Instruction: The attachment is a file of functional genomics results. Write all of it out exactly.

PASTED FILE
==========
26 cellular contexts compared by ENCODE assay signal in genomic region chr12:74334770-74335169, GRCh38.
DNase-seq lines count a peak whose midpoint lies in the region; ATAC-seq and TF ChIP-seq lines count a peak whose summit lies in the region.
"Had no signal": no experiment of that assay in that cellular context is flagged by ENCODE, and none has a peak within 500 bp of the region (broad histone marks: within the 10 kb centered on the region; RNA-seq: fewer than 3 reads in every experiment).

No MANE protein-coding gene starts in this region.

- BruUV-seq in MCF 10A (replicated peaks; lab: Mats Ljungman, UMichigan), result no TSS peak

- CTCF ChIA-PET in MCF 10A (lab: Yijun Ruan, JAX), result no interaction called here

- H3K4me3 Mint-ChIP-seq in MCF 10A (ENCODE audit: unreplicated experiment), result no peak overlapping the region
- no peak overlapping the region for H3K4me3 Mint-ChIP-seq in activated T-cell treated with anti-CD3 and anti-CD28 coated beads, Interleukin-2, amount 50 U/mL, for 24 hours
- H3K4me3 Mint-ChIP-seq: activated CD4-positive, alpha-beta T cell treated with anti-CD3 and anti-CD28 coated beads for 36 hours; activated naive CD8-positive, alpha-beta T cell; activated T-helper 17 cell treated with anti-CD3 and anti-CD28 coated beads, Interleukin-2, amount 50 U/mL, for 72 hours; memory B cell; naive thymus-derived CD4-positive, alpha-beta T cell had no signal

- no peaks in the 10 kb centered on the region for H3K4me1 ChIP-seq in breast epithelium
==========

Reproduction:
26 cellular contexts compared by ENCODE assay signal in genomic region chr12:74334770-74335169, GRCh38.
DNase-seq lines count a peak whose midpoint lies in the region; ATAC-seq and TF ChIP-seq lines count a peak whose summit lies in the region.
"Had no signal": no experiment of that assay in that cellular context is flagged by ENCODE, and none has a peak within 500 bp of the region (broad histone marks: within the 10 kb centered on the region; RNA-seq: fewer than 3 reads in every experiment).

No MANE protein-coding gene starts in this region.

- BruUV-seq in MCF 10A (replicated peaks; lab: Mats Ljungman, UMichigan), result no TSS peak

- CTCF ChIA-PET in MCF 10A (lab: Yijun Ruan, JAX), result no interaction called here

- H3K4me3 Mint-ChIP-seq in MCF 10A (ENCODE audit: unreplicated experiment), result no peak overlapping the region
- no peak overlapping the region for H3K4me3 Mint-ChIP-seq in activated T-cell treated with anti-CD3 and anti-CD28 coated beads, Interleukin-2, amount 50 U/mL, for 24 hours
- H3K4me3 Mint-ChIP-seq: activated CD4-positive, alpha-beta T cell treated with anti-CD3 and anti-CD28 coated beads for 36 hours; activated naive CD8-positive, alpha-beta T cell; activated T-helper 17 cell treated with anti-CD3 and anti-CD28 coated beads, Interleukin-2, amount 50 U/mL, for 72 hours; memory B cell; naive thymus-derived CD4-positive, alpha-beta T cell had no signal

- no peaks in the 10 kb centered on the region for H3K4me1 ChIP-seq in breast epithelium